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hydropower

[hahy-druh-pou-er] /ˈhaɪ drəˌpaʊ ər/
noun
1.
hydroelectric power.
Origin
1930-1935
1930-35; hydro-1 + power
Dictionary.com Unabridged
Based on the Random House Dictionary, © Random House, Inc. 2014.
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Examples for hydropower
  • Maybe you'll convert your car to run on vegetable oil or something else, but you won't be on solar or hydropower for a while yet.
  • It is also worth noting that hydropower, which many believe people believe to be safe, is quite dangerous.
  • hydropower is electricity generated using the energy of moving water.
  • Meanwhile, on land, the threat comes from hydropower.
  • Likewise, all money spent on nuclear energy, hydropower and geothermal power.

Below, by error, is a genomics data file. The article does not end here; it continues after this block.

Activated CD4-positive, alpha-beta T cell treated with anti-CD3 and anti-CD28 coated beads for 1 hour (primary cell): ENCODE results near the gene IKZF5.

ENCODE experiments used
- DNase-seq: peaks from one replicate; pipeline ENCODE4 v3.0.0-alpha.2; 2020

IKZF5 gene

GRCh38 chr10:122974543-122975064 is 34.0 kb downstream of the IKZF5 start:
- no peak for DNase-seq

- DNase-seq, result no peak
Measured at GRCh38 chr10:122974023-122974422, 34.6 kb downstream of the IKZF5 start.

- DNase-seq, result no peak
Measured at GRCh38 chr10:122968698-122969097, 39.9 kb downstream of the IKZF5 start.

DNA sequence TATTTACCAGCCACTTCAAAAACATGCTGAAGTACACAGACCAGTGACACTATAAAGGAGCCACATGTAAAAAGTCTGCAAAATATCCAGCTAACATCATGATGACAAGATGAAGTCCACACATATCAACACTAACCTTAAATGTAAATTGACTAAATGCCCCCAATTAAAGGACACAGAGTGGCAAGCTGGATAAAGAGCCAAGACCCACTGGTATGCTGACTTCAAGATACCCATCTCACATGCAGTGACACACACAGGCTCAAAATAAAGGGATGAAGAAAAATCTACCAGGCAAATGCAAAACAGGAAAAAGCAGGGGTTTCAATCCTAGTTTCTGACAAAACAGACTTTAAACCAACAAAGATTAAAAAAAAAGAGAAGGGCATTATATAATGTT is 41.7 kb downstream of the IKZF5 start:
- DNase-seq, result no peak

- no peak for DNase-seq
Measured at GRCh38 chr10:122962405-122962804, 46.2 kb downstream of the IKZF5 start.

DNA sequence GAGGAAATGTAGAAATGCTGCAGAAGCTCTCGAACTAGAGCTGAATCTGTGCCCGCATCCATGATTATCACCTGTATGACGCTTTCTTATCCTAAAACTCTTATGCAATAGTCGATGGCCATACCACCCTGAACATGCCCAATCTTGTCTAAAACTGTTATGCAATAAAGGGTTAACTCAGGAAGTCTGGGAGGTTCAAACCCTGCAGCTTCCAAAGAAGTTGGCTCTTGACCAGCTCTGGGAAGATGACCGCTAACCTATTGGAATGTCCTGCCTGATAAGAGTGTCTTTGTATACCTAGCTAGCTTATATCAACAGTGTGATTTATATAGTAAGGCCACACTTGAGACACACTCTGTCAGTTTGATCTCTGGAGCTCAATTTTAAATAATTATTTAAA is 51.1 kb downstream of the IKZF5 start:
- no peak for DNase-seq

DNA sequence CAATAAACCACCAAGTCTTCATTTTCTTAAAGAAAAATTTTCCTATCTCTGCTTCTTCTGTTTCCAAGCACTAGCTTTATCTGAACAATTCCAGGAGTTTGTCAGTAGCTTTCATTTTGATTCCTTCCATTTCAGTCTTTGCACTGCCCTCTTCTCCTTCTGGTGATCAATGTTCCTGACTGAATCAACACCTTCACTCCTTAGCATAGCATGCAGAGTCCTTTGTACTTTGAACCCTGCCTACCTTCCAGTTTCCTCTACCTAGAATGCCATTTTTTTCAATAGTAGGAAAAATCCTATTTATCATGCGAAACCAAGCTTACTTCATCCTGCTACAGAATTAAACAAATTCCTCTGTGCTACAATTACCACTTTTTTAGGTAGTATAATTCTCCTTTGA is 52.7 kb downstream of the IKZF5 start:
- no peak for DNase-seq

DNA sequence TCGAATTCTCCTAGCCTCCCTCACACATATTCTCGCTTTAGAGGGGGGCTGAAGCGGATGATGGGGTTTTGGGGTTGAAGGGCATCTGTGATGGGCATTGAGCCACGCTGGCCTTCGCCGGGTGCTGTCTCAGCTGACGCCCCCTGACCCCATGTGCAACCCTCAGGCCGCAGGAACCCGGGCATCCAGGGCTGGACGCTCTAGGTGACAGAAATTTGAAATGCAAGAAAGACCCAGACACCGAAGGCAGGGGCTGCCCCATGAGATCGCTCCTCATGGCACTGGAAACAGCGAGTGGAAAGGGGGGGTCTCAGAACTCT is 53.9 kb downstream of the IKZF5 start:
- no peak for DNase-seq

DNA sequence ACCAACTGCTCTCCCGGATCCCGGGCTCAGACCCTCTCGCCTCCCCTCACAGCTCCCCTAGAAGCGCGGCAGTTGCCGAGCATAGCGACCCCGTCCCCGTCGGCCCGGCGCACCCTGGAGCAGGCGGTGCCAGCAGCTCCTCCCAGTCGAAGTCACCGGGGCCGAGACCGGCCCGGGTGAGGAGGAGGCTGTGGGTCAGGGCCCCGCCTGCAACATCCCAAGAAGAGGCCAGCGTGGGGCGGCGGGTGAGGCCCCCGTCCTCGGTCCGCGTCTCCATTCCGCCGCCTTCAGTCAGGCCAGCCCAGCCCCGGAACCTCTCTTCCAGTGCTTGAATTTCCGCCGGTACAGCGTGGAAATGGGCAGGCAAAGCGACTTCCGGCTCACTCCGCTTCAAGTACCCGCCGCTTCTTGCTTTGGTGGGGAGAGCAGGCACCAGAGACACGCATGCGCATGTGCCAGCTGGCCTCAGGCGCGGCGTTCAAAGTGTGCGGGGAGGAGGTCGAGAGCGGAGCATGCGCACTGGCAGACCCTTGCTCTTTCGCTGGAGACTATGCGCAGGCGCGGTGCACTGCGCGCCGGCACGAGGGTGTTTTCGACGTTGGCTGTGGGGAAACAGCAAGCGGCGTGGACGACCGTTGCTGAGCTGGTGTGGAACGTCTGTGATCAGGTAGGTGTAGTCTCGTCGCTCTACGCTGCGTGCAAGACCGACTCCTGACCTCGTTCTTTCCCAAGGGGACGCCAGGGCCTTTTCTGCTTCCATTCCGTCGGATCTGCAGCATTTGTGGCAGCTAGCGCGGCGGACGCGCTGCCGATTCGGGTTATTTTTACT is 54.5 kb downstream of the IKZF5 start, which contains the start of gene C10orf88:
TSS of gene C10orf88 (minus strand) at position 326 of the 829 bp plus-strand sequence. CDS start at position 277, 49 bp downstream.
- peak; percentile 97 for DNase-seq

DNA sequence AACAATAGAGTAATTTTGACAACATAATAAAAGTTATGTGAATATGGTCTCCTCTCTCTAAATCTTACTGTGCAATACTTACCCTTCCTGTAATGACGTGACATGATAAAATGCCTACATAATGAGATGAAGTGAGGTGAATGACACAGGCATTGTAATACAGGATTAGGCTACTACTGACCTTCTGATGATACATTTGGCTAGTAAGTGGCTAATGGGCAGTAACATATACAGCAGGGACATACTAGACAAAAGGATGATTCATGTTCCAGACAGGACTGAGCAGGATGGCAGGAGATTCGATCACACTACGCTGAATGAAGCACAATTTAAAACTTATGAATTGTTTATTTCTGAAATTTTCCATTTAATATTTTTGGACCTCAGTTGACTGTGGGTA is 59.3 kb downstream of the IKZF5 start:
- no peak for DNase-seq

• And even the hydropower that big dams offer is less useful than their builders claim.
  • There have been some big transactions with companies that generate hydropower, which requires consistent snow and rain.
  • hydropower is supposed almost to triple by the same date.
  • Most are fueled by natural gas, followed by hydropower and diesel.
  • For information about conventional hydropower, marine, and hydrokinetic research and development.
British Dictionary definitions for hydropower

hydropower

/ˈhaɪdrəʊˌpaʊə/
noun
1.
hydroelectric power
Collins English Dictionary - Complete & Unabridged 2012 Digital Edition
© William Collins Sons & Co. Ltd. 1979, 1986 © HarperCollins
Publishers 1998, 2000, 2003, 2005, 2006, 2007, 2009, 2012
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Word Origin and History for hydropower
n.

1933, from hydro- + power (n.).

Online Etymology Dictionary, © 2010 Douglas Harper
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